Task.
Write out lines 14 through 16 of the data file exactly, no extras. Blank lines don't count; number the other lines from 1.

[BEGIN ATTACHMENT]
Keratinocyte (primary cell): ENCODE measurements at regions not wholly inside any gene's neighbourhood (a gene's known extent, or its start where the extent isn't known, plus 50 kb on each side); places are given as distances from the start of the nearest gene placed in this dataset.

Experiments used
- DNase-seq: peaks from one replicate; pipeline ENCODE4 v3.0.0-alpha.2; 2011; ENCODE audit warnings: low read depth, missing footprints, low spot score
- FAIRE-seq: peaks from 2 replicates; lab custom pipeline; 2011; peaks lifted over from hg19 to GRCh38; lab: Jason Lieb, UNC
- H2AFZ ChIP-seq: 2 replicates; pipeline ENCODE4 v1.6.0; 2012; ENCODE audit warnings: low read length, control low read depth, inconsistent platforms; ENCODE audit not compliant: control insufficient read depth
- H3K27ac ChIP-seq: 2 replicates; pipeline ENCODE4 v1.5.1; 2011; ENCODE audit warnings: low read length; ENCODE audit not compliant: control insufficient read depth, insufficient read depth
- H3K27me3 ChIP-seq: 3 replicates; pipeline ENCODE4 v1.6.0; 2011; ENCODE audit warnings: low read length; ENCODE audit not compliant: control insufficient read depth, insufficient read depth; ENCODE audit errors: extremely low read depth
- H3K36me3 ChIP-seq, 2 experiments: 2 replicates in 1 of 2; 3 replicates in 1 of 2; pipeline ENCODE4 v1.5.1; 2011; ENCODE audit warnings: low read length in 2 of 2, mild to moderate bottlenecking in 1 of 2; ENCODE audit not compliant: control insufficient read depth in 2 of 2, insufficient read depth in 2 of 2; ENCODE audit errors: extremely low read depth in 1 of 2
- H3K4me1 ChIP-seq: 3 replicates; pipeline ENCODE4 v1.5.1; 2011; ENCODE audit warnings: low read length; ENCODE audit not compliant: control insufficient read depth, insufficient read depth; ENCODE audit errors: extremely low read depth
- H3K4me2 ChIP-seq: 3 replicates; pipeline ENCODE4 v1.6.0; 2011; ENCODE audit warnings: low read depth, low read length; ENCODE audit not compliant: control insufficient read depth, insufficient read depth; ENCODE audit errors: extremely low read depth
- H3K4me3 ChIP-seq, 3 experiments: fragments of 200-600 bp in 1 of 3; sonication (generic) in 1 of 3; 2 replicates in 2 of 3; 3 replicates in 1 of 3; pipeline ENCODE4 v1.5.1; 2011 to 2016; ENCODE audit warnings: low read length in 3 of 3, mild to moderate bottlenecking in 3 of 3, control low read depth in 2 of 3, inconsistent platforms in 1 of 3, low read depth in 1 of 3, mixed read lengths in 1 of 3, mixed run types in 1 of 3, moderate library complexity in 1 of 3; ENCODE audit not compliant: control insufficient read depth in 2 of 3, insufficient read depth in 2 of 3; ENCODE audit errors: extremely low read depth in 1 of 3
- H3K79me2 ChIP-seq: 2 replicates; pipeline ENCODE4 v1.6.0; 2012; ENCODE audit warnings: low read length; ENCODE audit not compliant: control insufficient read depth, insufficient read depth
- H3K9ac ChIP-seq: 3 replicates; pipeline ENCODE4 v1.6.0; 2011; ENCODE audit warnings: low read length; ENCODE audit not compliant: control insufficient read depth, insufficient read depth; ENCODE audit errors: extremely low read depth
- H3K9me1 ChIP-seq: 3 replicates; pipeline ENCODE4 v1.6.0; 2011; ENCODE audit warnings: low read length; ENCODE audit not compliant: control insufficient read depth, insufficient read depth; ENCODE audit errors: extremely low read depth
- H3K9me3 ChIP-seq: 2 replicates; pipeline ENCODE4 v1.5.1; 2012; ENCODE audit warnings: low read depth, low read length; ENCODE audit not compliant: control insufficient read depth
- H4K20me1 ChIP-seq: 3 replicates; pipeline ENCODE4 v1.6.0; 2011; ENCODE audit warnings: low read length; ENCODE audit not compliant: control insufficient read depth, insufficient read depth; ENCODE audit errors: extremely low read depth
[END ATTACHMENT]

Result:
- H3K9me1 ChIP-seq: 3 replicates; pipeline ENCODE4 v1.6.0; 2011; ENCODE audit warnings: low read length; ENCODE audit not compliant: control insufficient read depth, insufficient read depth; ENCODE audit errors: extremely low read depth
- H3K9me3 ChIP-seq: 2 replicates; pipeline ENCODE4 v1.5.1; 2012; ENCODE audit warnings: low read depth, low read length; ENCODE audit not compliant: control insufficient read depth
- H4K20me1 ChIP-seq: 3 replicates; pipeline ENCODE4 v1.6.0; 2011; ENCODE audit warnings: low read length; ENCODE audit not compliant: control insufficient read depth, insufficient read depth; ENCODE audit errors: extremely low read depth